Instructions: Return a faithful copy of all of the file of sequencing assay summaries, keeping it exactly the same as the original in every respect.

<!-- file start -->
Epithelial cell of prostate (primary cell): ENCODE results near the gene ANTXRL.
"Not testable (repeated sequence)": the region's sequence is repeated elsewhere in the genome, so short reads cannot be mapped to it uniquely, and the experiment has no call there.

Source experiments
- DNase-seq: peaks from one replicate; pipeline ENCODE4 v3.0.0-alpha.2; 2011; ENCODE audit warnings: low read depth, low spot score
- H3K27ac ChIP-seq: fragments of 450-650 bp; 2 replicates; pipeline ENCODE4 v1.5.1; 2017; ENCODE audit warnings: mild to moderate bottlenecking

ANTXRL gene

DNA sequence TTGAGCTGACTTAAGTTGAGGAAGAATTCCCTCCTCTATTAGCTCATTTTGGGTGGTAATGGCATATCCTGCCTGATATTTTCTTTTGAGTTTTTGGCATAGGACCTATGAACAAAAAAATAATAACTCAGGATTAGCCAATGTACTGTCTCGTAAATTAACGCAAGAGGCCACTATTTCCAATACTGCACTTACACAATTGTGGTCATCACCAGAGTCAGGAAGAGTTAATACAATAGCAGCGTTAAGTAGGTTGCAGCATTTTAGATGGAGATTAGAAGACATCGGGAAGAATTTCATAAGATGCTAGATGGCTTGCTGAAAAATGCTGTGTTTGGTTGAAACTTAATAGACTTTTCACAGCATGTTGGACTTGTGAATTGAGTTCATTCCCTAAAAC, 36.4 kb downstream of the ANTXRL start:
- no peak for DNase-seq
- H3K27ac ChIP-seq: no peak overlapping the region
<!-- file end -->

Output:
Epithelial cell of prostate (primary cell): ENCODE results near the gene ANTXRL.
"Not testable (repeated sequence)": the region's sequence is repeated elsewhere in the genome, so short reads cannot be mapped to it uniquely, and the experiment has no call there.

Source experiments
- DNase-seq: peaks from one replicate; pipeline ENCODE4 v3.0.0-alpha.2; 2011; ENCODE audit warnings: low read depth, low spot score
- H3K27ac ChIP-seq: fragments of 450-650 bp; 2 replicates; pipeline ENCODE4 v1.5.1; 2017; ENCODE audit warnings: mild to moderate bottlenecking

ANTXRL gene

DNA sequence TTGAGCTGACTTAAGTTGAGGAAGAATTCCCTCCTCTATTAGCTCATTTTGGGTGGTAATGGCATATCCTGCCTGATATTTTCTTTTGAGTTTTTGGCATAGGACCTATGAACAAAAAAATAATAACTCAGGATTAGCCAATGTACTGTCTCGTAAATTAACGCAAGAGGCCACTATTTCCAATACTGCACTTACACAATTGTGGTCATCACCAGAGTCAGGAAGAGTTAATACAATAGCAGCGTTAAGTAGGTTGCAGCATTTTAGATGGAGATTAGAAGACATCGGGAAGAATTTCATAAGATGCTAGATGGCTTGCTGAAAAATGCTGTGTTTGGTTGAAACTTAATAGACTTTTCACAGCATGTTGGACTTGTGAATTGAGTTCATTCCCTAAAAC, 36.4 kb downstream of the ANTXRL start:
- no peak for DNase-seq
- H3K27ac ChIP-seq: no peak overlapping the region